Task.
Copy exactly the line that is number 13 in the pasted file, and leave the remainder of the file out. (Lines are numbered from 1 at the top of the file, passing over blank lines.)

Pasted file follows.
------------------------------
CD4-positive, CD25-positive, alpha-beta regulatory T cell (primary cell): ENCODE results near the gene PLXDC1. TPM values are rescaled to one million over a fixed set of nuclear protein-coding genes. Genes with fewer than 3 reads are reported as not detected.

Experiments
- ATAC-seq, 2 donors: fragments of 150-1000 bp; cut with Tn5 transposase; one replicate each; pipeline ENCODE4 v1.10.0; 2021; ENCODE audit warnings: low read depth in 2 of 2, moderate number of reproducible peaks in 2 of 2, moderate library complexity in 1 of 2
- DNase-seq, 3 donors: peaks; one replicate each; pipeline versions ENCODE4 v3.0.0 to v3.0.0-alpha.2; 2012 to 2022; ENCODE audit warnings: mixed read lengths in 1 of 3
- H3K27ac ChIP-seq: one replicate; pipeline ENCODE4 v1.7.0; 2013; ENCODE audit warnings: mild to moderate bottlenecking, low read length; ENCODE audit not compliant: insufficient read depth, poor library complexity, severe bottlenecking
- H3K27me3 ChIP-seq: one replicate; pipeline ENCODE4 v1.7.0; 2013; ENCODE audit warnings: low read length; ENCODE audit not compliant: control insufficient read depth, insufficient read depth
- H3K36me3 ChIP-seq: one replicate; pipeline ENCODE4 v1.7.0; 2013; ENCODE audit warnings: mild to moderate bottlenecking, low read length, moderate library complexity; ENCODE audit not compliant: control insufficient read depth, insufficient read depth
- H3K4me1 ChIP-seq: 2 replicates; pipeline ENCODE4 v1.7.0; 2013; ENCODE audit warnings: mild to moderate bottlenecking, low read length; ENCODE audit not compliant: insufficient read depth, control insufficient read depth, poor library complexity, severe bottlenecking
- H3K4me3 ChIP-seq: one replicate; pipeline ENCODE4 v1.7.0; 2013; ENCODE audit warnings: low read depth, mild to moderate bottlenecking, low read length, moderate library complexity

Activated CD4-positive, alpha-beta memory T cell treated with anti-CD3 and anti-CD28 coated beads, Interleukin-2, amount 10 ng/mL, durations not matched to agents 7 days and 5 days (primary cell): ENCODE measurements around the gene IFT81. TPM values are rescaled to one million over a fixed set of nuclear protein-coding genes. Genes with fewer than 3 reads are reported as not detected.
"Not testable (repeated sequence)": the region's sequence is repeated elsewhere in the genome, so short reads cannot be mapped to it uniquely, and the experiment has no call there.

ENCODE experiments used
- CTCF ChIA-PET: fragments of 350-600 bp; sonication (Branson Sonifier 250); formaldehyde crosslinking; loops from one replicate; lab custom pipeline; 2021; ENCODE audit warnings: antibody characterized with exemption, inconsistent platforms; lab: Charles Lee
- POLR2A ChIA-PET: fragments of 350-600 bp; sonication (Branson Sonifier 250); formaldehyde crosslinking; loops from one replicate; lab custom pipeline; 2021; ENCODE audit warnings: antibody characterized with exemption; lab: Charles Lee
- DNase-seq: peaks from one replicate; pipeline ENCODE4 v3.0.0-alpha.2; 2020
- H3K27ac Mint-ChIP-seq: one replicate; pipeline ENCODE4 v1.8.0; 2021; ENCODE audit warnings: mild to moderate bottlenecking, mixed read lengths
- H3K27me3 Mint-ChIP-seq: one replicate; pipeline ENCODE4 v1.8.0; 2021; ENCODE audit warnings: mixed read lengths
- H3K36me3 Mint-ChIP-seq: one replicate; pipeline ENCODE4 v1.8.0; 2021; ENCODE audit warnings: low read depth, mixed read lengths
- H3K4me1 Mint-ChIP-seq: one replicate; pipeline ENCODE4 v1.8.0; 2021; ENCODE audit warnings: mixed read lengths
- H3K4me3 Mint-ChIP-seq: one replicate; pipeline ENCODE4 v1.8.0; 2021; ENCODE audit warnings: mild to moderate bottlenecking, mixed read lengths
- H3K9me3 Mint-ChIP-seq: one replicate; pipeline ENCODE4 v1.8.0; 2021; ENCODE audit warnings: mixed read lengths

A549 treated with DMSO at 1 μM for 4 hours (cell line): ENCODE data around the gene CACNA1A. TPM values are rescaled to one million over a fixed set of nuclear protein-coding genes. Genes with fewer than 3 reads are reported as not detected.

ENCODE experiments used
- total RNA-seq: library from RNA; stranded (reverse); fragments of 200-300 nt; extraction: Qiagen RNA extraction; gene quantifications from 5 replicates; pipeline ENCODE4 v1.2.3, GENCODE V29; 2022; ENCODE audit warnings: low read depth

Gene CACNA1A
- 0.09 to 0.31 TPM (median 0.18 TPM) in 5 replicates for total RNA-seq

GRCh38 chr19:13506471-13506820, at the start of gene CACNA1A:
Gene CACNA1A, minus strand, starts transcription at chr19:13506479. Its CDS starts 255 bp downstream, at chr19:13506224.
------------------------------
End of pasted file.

- CTCF ChIA-PET: fragments of 350-600 bp; sonication (Branson Sonifier 250); formaldehyde crosslinking; loops from one replicate; lab custom pipeline; 2021; ENCODE audit warnings: antibody characterized with exemption, inconsistent platforms; lab: Charles Lee